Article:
Gabrielle Prendergast submitted The Obsidian Stairway designed by Gabrielle Prendergast. “I loved this image and wanted to use it to convey a bleak near future without screaming it. This is part of a series with a very cohesive look. And I think the black and white will stand out among sci-fi romance, which it the genre.”
JF: An interesting image composite with a hint of surrealism and strong typography make this a winner.
GERARD LASALLE submitted ISTHMUS – A NOVEL designed by GREENLEAF BOOK GROUP. “Isthmus medallion and map design by Randy Mott. Cover design by Neil Gonzalez (Greenleaf Book Group).”
JF: Beautifully detailed with tons of atmosphere, and a train inviting us along for the ride. Top-drawer.
ibitola Ojoye-Adebayo submitted Acceptance designed by Kelly Van Der Weide. “The book cover portrays a young lady who has gone through , love, loss and betrayal.”
JF: Then she deserved better than the put-some-type-on-a-photo-and-call-it-a-book-cover treatment.
ibitola Ojoye-Adebayo submitted Acceptance: Into the darkness designed by Kelly Van Der Weide. “The book cover portrays a young lady who has been thrown into darkness due to betrayals of the worst kind by people she calls family.”
James Curwen submitted Hero Unit designed by James E Curwen. “A cover I recently created for a client. Stock background photo and hand-drawn badge.”
JF: Would have liked to see the title integrate better with the rest of the cover.
James Egan submitted Nashua’s Choice designed by James T. Egan of Bookfly Design.
JF: I like the way the two visual layers add depth, and the type shows the designer’s artistry and attention to detail.
Jan Hurst-Nicholson submitted With the Headmaster’s Approval designed by Vanessa Burger. “Thanks for the opportunity to have my cover evaluated. My brief to the designer was that the cover should convey a ‘feel-good’ story that will appeal mostly to women 30+. I did not want it to be mistaken for a romance. The tagline on the cover is for the print version.”
JF: Lovely and effective, although the title looks like it’s being squeezed up against the top trim.
Jan Thompson submitted Jane Austen Upside Down Parody Pack designed by Jan Thompson. “Continuing the whimsical couch theme for the covers in my Jane Austen Upside Down parodies, this is the cover for a two-parody bundle that I squeeze in here and there in my anthology. Hence, the squeezed couch. I believe that creating book covers should be fun, regardless of genre.”
JF: It got a snicker out of me. I instantly remembered the last “couch” cover, too, so the couch thing is working.
John Murray submitted Celtic Justice designed by Phil Poole.
JF: A cover with lots of POW!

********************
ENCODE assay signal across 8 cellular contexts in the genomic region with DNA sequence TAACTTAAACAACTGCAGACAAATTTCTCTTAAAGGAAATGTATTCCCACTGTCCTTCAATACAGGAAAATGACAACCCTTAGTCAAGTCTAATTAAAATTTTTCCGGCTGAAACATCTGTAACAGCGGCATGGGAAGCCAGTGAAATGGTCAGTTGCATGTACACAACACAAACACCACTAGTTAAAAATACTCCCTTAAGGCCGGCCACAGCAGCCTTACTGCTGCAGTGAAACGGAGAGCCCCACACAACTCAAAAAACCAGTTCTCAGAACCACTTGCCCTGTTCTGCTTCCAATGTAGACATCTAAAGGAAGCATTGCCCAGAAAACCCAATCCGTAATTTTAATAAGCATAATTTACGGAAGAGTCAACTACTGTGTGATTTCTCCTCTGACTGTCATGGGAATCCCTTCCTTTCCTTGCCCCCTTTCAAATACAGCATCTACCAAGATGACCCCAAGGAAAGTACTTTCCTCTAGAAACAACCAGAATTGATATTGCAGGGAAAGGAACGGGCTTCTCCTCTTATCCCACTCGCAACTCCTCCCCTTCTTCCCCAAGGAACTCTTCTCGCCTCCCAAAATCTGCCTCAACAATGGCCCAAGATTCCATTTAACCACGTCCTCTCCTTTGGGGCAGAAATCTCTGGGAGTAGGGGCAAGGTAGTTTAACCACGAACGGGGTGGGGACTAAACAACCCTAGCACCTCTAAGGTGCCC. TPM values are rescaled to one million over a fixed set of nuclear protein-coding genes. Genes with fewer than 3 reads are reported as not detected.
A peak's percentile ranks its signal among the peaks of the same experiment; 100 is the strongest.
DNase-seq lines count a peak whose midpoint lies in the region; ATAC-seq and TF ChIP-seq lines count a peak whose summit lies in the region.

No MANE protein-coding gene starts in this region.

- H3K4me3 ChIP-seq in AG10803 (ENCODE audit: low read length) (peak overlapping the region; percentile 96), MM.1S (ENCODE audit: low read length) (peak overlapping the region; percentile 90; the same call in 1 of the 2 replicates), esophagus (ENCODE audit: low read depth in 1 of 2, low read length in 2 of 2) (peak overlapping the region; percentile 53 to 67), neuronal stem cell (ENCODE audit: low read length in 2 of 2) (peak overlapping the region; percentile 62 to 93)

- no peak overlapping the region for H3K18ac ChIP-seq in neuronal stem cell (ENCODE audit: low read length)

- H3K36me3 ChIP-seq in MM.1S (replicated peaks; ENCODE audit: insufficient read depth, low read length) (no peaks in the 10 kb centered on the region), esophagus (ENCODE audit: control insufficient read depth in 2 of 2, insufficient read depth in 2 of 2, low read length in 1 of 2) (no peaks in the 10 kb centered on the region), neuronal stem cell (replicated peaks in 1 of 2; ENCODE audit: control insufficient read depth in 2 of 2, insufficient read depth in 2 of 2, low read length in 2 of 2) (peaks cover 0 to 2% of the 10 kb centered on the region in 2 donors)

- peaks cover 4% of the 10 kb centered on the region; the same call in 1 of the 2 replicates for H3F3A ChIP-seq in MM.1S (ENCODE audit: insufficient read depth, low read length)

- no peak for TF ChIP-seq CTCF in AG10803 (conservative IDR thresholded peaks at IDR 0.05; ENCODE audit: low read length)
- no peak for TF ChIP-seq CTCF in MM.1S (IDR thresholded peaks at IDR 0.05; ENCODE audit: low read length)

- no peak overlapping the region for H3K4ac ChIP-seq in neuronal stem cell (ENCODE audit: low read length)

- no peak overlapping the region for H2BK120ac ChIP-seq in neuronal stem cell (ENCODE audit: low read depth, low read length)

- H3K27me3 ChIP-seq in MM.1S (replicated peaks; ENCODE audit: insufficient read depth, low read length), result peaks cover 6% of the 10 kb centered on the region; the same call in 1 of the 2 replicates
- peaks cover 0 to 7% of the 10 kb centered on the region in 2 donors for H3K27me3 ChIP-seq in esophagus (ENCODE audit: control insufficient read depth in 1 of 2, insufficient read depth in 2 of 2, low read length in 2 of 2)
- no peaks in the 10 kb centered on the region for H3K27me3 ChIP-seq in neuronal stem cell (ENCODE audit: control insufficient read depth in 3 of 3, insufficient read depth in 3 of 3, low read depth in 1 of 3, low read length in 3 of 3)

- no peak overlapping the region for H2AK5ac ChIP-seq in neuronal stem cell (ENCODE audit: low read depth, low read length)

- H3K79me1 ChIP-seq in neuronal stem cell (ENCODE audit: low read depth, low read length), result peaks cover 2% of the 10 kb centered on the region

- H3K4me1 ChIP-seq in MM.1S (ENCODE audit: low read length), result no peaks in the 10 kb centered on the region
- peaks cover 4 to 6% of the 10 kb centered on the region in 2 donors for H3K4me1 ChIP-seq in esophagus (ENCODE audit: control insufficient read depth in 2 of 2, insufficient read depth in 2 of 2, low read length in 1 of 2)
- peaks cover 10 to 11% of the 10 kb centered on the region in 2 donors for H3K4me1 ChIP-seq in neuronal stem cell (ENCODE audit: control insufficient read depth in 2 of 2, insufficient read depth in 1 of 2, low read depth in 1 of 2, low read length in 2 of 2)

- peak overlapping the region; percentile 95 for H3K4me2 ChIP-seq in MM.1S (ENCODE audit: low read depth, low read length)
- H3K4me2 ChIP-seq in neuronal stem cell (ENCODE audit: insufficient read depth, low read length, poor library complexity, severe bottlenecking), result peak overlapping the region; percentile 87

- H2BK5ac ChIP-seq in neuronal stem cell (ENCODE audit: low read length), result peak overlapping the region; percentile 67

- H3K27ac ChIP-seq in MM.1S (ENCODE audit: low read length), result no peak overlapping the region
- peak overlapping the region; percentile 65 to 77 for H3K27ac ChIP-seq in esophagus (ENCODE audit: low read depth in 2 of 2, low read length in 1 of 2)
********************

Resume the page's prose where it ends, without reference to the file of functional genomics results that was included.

Julie Stock submitted From Here to Nashville designed by designforwriters.com. “My debut romance has a country music theme and we wanted the cover to be a balance between both of those elements, as well as setting it against the Nashville skyline. We also wanted it to be a bit different to most other book covers in the romance genre.”
JF: A beautiful cover with typography that evokes the country music theme of the book, and a great color scheme. It sings. ★
Karen Fredericks submitted Mrs. God’s Diary. Creation. designed by Karen Fredericks. “As a child, Bible stories, with their floods, locusts & plagues gave me nightmares! After reading of Abraham agreeing to slay his own son I slept with one eye open from third grade thru sixth. I’ve written and illustrated the book I wish I’d read and hope the cover is reassuring friendly & inviting!”
JF: It’s really quite charming and you’re obviously talented, but the whole title treatment up in the corner is way too small for use on an ebook cover.
Kari M. Knutsen submitted Want a Peek? designed by Kari M. Knutsen. “Welcome to my World! Poetry and More…”
JF: Doesn’t work for me. Which is the title? Awkward.
Karla Tipton submitted Dangerous Reflections designed by PJ Friel. “I didn’t want a cover thrown together with stock photo images. I wanted magical artwork showing my characters in the historic setting of a 1910 townhouse. I went online to find an artist who had a great eye and 3-D modeling skills. Ironically, she lives in my hometown, now 2,500 miles from me.”
JF: The drawing looks lovely, but everything on this cover looks so remote it’s hard to engage with it. And considering the work that was put into the title treatment, the author’s name would have been better left plain.
Kathryn Loch submitted Legacy Box Set designed by Kathryn Loch. “The “cover” of a four volume “box set” that also showed the full book spines for my medieval Highlander romance series. Because books spines had my name on each one, I decided not repeat it a fifth time on the actual image. It seemed to me that keeping the image of the box set uncluttered with only the title and a simple tagline worked the best.”
JF: Dark to the point of being unfathomable.
Katie Stewart submitted Corpse Dust designed by Katie Stewart.
JF: Spooky and solid. Not sure I would have picked blue, but I can’t deny the impact of this cover.
Kay Rennie submitted Triton’s Deep designed by bespokebookcovers.com. “This is a fantasy novel. I hoped the cover image would be intriguing enough to get prospective buyers to look closer. Graphic image by Martin Herbert.”
JF: A lot of skill went into this, but can anyone tell what the metallic shape is supposed to be? I’m stumped.
Kim DDD submitted Hunter Prey designed by Milo from Deranged Doctor Design. “Cover design for intense thriller with serial killer theme.”